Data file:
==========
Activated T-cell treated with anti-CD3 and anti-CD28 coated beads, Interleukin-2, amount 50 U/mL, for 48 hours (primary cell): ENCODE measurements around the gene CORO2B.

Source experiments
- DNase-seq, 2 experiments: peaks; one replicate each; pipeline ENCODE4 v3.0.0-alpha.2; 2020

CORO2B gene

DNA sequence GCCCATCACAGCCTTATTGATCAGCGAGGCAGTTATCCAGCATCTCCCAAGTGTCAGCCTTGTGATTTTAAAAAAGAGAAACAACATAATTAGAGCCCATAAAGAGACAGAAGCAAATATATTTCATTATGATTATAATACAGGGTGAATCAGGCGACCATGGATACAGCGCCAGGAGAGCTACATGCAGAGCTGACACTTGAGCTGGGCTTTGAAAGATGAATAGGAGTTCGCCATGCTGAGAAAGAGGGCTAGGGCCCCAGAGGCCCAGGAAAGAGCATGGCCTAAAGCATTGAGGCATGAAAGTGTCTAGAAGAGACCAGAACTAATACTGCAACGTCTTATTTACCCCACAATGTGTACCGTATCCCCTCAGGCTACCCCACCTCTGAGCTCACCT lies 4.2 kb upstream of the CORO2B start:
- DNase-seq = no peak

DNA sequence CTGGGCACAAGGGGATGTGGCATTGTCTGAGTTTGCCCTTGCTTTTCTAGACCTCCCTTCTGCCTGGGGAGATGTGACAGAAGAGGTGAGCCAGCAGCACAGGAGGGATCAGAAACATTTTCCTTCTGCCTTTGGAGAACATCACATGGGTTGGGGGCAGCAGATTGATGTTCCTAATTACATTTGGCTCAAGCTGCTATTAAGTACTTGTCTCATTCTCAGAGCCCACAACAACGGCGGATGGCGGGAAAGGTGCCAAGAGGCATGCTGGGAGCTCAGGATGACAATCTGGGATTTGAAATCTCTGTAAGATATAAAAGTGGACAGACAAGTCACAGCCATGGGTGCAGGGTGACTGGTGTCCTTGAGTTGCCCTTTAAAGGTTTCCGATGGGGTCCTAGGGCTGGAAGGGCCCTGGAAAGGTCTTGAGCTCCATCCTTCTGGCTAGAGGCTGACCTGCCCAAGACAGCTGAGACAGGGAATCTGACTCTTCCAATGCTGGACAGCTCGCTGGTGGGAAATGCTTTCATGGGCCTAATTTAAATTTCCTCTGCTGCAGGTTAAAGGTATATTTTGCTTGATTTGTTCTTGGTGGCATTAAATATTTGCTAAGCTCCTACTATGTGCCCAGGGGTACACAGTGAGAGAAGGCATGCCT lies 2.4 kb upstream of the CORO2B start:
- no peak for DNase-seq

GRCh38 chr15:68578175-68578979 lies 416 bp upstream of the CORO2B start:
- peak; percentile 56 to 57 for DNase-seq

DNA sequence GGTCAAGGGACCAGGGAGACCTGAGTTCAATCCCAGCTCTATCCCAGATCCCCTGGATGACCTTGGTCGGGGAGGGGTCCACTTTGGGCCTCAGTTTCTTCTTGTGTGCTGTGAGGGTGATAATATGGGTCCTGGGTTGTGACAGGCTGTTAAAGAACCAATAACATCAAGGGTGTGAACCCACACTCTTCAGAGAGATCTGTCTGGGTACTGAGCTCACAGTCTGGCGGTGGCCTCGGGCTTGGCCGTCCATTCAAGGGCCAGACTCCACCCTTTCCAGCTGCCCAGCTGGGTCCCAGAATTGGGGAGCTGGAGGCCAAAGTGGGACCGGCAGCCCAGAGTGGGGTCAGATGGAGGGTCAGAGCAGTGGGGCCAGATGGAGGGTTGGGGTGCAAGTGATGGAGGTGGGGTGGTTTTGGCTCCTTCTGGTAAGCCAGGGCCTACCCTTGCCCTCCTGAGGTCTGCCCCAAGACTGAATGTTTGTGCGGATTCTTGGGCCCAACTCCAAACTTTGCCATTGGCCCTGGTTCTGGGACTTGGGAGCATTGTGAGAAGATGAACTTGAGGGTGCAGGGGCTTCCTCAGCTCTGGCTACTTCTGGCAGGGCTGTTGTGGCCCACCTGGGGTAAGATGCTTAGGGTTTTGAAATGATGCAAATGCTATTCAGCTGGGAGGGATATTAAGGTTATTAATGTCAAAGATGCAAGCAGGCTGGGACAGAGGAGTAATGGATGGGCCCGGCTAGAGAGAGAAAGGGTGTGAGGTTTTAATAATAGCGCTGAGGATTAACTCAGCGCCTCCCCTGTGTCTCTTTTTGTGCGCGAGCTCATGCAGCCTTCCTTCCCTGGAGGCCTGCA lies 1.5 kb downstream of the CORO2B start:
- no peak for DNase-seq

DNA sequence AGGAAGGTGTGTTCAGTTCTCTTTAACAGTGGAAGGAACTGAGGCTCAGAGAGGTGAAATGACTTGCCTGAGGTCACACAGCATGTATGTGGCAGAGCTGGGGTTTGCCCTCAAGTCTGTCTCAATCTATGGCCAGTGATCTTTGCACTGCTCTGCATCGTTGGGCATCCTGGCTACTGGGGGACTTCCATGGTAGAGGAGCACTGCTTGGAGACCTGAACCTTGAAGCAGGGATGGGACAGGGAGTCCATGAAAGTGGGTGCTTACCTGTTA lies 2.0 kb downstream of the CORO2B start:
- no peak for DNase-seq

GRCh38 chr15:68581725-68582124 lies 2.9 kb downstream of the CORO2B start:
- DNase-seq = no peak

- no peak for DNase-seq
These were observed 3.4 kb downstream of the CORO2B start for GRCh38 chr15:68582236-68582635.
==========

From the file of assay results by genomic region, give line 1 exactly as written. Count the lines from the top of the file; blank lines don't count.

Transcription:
Activated T-cell treated with anti-CD3 and anti-CD28 coated beads, Interleukin-2, amount 50 U/mL, for 48 hours (primary cell): ENCODE measurements around the gene CORO2B.